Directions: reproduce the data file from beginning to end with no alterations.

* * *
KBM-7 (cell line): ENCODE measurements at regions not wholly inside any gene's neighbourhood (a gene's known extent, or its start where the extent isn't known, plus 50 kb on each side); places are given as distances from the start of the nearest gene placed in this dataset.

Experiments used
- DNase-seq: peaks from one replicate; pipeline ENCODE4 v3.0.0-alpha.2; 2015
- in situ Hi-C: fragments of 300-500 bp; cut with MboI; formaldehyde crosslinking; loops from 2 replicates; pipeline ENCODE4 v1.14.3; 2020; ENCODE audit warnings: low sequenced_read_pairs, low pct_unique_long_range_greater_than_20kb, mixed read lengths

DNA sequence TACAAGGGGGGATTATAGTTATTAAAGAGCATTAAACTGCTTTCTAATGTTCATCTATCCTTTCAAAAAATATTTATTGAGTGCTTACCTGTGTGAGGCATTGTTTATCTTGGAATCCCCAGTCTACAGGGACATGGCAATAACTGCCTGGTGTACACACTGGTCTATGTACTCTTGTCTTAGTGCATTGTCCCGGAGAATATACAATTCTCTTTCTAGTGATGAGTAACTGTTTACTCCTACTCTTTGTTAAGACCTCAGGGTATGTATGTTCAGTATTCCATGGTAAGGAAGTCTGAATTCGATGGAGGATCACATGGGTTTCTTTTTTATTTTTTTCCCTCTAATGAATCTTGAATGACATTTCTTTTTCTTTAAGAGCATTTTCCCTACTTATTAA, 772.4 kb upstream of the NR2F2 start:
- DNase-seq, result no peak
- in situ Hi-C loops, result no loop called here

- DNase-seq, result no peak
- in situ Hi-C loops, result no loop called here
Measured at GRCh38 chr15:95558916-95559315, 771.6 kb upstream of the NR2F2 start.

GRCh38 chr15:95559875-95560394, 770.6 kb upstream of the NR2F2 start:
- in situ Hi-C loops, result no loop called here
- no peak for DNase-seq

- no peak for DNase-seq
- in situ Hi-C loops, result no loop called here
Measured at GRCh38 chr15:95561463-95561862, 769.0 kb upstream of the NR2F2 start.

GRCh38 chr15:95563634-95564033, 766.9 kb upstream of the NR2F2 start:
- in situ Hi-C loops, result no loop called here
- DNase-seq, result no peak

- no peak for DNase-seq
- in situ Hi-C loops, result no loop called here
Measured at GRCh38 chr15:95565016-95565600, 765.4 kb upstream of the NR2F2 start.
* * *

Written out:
KBM-7 (cell line): ENCODE measurements at regions not wholly inside any gene's neighbourhood (a gene's known extent, or its start where the extent isn't known, plus 50 kb on each side); places are given as distances from the start of the nearest gene placed in this dataset.

Experiments used
- DNase-seq: peaks from one replicate; pipeline ENCODE4 v3.0.0-alpha.2; 2015
- in situ Hi-C: fragments of 300-500 bp; cut with MboI; formaldehyde crosslinking; loops from 2 replicates; pipeline ENCODE4 v1.14.3; 2020; ENCODE audit warnings: low sequenced_read_pairs, low pct_unique_long_range_greater_than_20kb, mixed read lengths

DNA sequence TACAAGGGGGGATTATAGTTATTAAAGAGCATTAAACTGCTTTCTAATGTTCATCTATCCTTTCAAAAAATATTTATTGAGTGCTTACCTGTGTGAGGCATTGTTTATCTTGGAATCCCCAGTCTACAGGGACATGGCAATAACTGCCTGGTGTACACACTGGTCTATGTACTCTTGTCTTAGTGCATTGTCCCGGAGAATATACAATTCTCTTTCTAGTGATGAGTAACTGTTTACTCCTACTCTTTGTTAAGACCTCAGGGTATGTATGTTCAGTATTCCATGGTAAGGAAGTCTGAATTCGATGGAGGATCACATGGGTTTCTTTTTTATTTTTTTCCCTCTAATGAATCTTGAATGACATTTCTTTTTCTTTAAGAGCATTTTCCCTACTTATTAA, 772.4 kb upstream of the NR2F2 start:
- DNase-seq, result no peak
- in situ Hi-C loops, result no loop called here

- DNase-seq, result no peak
- in situ Hi-C loops, result no loop called here
Measured at GRCh38 chr15:95558916-95559315, 771.6 kb upstream of the NR2F2 start.

GRCh38 chr15:95559875-95560394, 770.6 kb upstream of the NR2F2 start:
- in situ Hi-C loops, result no loop called here
- no peak for DNase-seq

- no peak for DNase-seq
- in situ Hi-C loops, result no loop called here
Measured at GRCh38 chr15:95561463-95561862, 769.0 kb upstream of the NR2F2 start.

GRCh38 chr15:95563634-95564033, 766.9 kb upstream of the NR2F2 start:
- in situ Hi-C loops, result no loop called here
- DNase-seq, result no peak

- no peak for DNase-seq
- in situ Hi-C loops, result no loop called here
Measured at GRCh38 chr15:95565016-95565600, 765.4 kb upstream of the NR2F2 start.